Da Vinci's Code

Professor Christopher Witcombe, Art History


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Mary Magdalen and the "Quarrel of the Magdalens"

EXCERPT FROM: Christopher L. C. E. Witcombe, "The Chapel of the Courtesan and the Quarrel of the Magdalens" Art Bulletin, 2002

In 1518, Pope Gregory the Great's long-standing composite Magdalen was questioned by the French humanist Jacques Lefèvre d'Étaples (also known as Faber Stapulensis). In his book De Maria Magdalena, published in Paris by Henri Estienne, Lefèvre argued that the medieval Magdalen was a conflation of three separate New Testament women. His claim provoked considerable debate - known as "the Quarrel of the Magdalens" - that continued into the 1520s.

The dispute had begun innocently enough. Following a pilgrimage to La Sainte-Baume in January 1516, Louise of Savoy, the mother of Francis I, had asked François du Moulin de Rochefort, an old friend of the royal family and the king's former tutor, to write a life of Mary Magdalen.

Du Moulin dutifully set about producing a manuscript, the Vie de Saincte Madeleine, illustrated with seventy small round miniatures documenting the life of Mary Magdalen painted by the Flemish manuscript illuminator Godefroy le Batave. For help in sorting out the conflicting details of the gospel accounts, du Moulin turned to his former teacher, the pious and scholarly humanist Jacques Lefèvre d'Étaples.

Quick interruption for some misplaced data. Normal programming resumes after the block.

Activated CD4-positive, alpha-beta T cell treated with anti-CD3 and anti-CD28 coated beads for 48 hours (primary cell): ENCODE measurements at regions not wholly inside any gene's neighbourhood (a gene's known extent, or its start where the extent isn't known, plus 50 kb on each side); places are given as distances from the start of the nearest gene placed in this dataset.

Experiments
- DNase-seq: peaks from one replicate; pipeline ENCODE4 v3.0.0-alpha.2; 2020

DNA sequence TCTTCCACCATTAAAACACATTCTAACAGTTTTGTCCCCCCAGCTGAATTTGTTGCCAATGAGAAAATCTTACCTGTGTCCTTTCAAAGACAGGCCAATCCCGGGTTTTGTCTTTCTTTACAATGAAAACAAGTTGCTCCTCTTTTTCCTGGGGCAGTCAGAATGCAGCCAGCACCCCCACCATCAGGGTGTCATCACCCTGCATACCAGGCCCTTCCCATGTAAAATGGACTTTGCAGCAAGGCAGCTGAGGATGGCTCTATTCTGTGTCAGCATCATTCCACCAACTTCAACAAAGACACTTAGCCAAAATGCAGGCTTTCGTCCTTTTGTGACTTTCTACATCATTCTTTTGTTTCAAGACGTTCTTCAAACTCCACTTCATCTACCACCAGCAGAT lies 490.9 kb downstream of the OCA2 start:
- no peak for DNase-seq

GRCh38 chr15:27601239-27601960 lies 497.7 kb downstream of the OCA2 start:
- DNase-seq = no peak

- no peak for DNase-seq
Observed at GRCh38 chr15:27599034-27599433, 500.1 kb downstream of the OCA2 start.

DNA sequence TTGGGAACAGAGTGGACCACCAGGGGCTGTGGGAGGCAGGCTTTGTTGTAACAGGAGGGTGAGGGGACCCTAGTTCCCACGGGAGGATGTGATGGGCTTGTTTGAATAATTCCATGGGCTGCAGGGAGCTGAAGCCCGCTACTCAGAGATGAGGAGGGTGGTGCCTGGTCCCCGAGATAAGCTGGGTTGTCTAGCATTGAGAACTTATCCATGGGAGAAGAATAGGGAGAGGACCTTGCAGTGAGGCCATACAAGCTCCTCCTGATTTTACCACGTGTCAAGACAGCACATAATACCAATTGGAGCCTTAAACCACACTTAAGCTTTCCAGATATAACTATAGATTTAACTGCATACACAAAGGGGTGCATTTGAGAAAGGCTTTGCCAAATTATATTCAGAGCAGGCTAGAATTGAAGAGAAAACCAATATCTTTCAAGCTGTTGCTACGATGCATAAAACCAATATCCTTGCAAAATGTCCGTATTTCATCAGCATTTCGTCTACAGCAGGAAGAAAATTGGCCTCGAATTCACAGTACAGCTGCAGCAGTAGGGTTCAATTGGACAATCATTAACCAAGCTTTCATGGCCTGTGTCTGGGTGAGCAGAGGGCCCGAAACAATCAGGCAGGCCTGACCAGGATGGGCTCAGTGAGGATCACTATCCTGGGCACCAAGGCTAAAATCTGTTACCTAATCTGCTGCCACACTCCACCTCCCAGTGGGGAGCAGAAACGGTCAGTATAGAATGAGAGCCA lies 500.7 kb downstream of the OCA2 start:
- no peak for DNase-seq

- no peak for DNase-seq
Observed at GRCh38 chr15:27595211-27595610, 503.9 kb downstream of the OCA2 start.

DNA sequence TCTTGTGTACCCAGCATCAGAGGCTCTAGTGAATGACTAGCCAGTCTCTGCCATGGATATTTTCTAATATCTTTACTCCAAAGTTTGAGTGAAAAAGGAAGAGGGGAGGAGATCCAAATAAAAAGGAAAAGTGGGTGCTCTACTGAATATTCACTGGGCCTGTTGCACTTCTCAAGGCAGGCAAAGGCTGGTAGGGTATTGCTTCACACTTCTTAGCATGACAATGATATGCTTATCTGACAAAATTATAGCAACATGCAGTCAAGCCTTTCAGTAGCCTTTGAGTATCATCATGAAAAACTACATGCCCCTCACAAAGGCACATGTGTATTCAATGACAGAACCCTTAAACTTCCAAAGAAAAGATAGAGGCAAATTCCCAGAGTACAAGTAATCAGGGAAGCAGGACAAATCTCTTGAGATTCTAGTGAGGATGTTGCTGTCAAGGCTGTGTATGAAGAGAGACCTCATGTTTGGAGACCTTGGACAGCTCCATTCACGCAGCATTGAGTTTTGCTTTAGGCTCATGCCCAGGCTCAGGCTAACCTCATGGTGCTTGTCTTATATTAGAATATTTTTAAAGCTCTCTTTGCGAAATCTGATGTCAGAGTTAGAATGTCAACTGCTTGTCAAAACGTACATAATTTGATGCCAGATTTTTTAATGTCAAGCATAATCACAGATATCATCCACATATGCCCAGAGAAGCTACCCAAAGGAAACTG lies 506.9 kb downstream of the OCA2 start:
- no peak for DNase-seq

In his examination of the Magdalen tradition, Lefèvre revived a tradition found among the early Greek fathers such as Origen and Chrysostom, as well as Jerome and Ambrose, which distinguished three different women. Lefèvre was especially concerned to separate the woman named Mary Magdalen from the unnamed sinner found in LUKE 7: 36-50. Lefèvre's argument, undertaken with impeccable scholarly exegesis, effectively undermined the existence of one of the most popular saints of the Middle Ages. Conservative forces in the Church were not pleased and the reaction to Lefèvre's argument was immediate.

The first response came from the Augustinian canon of Saint Victor, Marc de Grandval, who published an apologia in September 1518 arguing that there was only one Mary Magdalen. Four months later, John Fisher, bishop of Rochester and chancellor of Cambridge University, weighed in with three tracts in which he attacked Lefèvre's arguments and upheld the conservative position of the Church.

Lefèvre also had his defenders. In response to Grandval's apologia, Josse Clichtove published Disceptationis de Magdalena, Defensio: Apologia Marci Grandivallis illam improbare nitentis, ex adverso respondens in April 1519 in which he expanded Lefèvre's arguments.

Meanwhile, in response to Fisher's criticisms of his book, Lefèvre published a second treatise: De Tribus Et Unica Magdalena Disceptatio secunda. In his first book, Lefèvre had argued that of the three women in question two had been named Mary Magdalen.

This difficult and confusing position Lefèvre abandoned in his second book and focused instead on distinguishing the woman named Mary Magdalen from Mary the sister of Martha.

Fisher, however, was not satisfied with this reformulation and responded with his Confutatio Secundae Disceptationis published in September 1519.

Others entered the fray and more tracts were published. By 1520, however, the "quarrel" had begun to die down, though tracts, such as the two by Giovanni Maria Tholosani delle Colle, a Dominican pupil of Savonarola at S. Marco in Florence, continued to be written as late as 1522.


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